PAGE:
SculptureCenter is pleased to present Araya Rasdjarmrearnsook, the Thai artist's first retrospective in the United States.
Araya Rasdjarmrearnsook (born 1957 in Trat, Thailand) is one of the most prominent artists working in Southeast Asia. The exhibition will showcase over 20 artworks spanning two decades of the artist's career, and will include video, sculpture, photography, and some of her better-known works, as well as those that have rarely been viewed, especially in the United States. Rasdjarmrearnsook is also producing new sculptures for the exhibition.
Working with psychologically rich materials, Rasdjarmrearnsook considers a wide range of subjects that have existed in marginal spaces, including women, the deceased, the insane, and animals. She creates complex narratives that confront societal structures of power and pedagogy. Concerned with systems of language and communication, Rasdjarmrearnsook makes earnest attempts to converse with subjects who don't speak in languages that are comprehended or even acknowledged by mainstream society.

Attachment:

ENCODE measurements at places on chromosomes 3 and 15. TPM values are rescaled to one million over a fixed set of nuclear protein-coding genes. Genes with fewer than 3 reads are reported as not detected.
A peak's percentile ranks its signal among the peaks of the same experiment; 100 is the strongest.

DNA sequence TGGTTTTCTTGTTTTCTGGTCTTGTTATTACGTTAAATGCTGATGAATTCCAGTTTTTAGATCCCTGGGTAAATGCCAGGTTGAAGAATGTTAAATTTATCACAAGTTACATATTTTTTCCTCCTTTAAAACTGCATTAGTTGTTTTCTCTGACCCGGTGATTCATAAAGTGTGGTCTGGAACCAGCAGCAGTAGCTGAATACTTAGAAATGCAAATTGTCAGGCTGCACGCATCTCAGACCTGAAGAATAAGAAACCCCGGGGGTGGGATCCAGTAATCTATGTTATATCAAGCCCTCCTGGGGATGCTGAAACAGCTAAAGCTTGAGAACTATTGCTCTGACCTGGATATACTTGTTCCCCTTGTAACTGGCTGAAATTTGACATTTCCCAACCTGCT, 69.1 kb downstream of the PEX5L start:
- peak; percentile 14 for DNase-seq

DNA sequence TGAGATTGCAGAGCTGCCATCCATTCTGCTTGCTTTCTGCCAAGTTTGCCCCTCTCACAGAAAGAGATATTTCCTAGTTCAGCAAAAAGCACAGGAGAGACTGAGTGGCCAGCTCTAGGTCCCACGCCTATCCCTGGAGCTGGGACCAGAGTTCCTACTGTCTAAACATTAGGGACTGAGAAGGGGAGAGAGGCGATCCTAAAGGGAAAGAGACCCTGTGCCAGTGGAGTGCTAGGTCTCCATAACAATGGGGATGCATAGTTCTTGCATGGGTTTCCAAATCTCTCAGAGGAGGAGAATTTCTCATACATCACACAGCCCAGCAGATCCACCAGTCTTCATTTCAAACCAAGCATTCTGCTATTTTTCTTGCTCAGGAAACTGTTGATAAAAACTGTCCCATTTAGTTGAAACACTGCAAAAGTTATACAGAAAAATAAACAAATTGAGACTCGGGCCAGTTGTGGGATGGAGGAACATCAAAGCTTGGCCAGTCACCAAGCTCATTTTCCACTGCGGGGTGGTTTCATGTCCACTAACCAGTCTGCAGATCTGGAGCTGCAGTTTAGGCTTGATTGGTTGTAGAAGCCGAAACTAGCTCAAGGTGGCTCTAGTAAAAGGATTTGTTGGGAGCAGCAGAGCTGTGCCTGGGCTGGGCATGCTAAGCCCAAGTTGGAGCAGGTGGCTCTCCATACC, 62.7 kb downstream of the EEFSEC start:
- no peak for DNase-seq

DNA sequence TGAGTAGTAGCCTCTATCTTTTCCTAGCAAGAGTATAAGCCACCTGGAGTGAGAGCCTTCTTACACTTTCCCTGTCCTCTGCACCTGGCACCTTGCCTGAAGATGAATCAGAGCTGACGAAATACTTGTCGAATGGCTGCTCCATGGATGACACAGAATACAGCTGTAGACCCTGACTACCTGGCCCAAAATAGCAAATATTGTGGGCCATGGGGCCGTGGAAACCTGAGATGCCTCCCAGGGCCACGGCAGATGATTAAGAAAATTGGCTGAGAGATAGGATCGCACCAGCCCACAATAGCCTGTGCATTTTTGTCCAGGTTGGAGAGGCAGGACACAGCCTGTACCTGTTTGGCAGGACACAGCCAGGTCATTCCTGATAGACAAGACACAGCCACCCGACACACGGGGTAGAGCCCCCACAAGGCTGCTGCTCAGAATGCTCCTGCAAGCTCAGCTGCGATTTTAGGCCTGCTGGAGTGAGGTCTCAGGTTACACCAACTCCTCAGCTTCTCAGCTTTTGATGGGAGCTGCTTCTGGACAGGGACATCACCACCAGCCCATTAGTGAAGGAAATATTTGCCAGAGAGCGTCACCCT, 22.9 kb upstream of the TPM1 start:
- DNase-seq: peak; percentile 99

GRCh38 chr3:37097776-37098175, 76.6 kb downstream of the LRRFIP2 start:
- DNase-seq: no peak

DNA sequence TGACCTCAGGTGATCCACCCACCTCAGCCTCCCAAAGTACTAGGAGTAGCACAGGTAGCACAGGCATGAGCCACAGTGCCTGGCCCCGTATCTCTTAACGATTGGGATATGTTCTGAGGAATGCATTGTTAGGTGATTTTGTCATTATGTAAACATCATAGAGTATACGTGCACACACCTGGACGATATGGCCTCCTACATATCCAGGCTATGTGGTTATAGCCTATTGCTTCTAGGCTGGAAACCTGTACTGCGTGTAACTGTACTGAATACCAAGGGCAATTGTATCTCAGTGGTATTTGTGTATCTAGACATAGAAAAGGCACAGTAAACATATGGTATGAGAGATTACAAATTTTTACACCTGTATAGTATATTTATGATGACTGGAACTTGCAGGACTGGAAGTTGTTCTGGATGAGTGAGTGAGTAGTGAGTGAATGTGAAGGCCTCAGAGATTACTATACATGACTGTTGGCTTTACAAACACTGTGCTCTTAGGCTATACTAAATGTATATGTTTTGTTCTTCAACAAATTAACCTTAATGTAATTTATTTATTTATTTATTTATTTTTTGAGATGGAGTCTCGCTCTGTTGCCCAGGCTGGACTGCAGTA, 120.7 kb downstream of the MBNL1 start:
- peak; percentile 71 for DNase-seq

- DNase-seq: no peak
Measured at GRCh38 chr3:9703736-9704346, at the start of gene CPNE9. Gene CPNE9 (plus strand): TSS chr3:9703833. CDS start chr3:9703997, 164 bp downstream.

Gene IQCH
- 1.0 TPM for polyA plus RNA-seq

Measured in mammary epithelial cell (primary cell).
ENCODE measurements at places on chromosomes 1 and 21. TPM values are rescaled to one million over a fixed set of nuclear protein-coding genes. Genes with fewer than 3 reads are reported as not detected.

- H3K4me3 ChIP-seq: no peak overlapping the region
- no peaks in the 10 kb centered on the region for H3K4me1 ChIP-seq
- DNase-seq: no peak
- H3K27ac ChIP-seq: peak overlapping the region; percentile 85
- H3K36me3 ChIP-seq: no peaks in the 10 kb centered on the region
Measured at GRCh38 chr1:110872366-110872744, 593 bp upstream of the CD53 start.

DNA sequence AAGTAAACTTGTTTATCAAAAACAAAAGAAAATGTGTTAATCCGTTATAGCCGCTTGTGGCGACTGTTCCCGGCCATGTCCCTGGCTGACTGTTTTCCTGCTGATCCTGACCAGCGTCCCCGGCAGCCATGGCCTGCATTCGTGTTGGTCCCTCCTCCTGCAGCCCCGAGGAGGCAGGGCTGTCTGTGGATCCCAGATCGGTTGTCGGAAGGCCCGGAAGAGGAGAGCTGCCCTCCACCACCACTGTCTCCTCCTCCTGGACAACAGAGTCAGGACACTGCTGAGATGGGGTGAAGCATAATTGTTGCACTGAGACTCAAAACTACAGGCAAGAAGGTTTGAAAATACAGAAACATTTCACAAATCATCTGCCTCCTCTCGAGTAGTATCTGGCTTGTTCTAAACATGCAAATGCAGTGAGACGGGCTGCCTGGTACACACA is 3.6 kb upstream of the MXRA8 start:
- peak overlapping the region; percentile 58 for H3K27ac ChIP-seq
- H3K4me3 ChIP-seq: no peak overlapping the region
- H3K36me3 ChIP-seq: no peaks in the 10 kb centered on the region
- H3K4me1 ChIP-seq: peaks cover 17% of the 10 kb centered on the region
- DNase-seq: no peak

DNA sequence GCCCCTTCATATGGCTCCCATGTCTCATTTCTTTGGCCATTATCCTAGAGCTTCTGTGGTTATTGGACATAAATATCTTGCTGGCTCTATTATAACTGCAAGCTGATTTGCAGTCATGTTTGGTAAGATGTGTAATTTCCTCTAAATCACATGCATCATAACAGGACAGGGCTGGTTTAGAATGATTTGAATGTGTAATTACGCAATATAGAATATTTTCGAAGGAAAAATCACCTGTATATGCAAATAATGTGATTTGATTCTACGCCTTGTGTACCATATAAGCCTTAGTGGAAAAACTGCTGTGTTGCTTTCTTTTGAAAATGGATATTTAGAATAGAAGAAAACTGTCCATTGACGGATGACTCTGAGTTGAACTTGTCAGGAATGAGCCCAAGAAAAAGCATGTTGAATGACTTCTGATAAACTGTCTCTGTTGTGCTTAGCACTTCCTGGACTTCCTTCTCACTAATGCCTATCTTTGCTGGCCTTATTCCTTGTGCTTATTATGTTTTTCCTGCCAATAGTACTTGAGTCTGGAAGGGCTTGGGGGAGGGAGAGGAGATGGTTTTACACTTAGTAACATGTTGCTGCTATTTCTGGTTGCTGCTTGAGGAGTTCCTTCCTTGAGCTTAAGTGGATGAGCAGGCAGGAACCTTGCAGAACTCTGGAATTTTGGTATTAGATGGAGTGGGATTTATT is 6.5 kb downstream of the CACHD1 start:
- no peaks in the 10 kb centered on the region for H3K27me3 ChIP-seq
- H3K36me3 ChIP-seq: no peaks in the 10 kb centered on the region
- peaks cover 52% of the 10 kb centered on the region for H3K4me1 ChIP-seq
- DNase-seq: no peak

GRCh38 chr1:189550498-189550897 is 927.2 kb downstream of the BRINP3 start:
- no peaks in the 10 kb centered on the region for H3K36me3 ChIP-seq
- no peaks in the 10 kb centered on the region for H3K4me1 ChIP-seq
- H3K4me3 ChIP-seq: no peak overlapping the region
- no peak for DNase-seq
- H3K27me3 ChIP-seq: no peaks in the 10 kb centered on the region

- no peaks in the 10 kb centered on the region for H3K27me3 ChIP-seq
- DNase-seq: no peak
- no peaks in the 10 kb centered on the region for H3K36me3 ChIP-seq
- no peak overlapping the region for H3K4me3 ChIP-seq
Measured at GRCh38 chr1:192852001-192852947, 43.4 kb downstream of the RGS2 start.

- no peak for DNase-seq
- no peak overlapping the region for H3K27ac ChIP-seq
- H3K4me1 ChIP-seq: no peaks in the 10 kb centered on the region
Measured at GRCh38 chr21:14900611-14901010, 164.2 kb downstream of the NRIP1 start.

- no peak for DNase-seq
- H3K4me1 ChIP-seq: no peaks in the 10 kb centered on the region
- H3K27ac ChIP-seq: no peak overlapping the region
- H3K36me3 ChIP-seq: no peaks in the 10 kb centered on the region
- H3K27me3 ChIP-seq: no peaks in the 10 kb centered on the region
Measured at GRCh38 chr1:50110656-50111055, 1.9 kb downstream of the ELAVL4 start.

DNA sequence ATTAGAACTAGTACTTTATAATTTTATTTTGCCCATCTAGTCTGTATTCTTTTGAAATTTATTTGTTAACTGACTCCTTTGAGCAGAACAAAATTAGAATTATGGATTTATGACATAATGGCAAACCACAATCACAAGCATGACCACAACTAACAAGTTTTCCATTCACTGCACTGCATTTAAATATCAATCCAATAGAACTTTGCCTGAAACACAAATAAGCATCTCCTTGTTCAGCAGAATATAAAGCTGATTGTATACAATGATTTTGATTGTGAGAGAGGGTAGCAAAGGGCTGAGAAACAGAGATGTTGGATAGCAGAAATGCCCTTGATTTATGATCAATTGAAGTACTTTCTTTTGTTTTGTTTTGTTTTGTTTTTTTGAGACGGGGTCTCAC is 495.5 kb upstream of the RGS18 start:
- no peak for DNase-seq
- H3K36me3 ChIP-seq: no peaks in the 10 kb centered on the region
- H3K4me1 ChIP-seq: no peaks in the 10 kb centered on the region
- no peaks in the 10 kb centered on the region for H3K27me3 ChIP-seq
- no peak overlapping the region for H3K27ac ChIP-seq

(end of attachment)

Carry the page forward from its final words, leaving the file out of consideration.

The exhibition will present video works, including both The Class and Conversation series, where Rasdjarmrearnsook conducts discussions with corpses. Also included is Village and Elsewhere: Artemisia Gentileschi's Judith Beheading Holofernes, Jeff Koons' Untitled, and Thai Villagers (2011), a video in which a Buddhist monk leads a comical conversation about these two Western paintings in a temple. A more recent group of works featured focuses on the status of dogs in Thai culture and beyond. The exhibition will premiere a new series of sculptures, each a portrait of the stray dogs that Rasdjarmrearnsook cares for in her home and at Chiang Mai University, where she teaches.
For the past 25 years, Rasdjarmrearnsook’s videos and installations have been regularly shown throughout the world. Rasdjarmrearnsook represented Thailand at the Venice Biennale (2005) and has been featured in many international exhibitions including dOCUMENTA (13) (2013), the Sydney Biennale (2010), the Gwangju Biennale (2006), the Istanbul Biennial (2003), the Johannesburg Biennial (1995), and the Carnegie International (2004). Rasdjarmrearnsook is also a respected professor in Thailand's leading art program at Chiang Mai University, where she has recently spearheaded one of the first media and theory departments in the country.
The exhibition is curated by Ruba Katrib, SculptureCenter Curator.
This presentation has been supported in part by funds raised through a successful Kickstarter campaign, part of the Art Basel Crowdfunding Initiative.
Araya Rasdjarmrearnsook is presented with the generous support of the Asian Cultural Council and many individual contributions. SculptureCenter's 2014/15 exhibition program is underwritten by UOVO Fine Art Storage.
Johann König, Berlin is pleased to present “sunrise”, American artist Justin Matherly’s second solo exhibition at the gallery.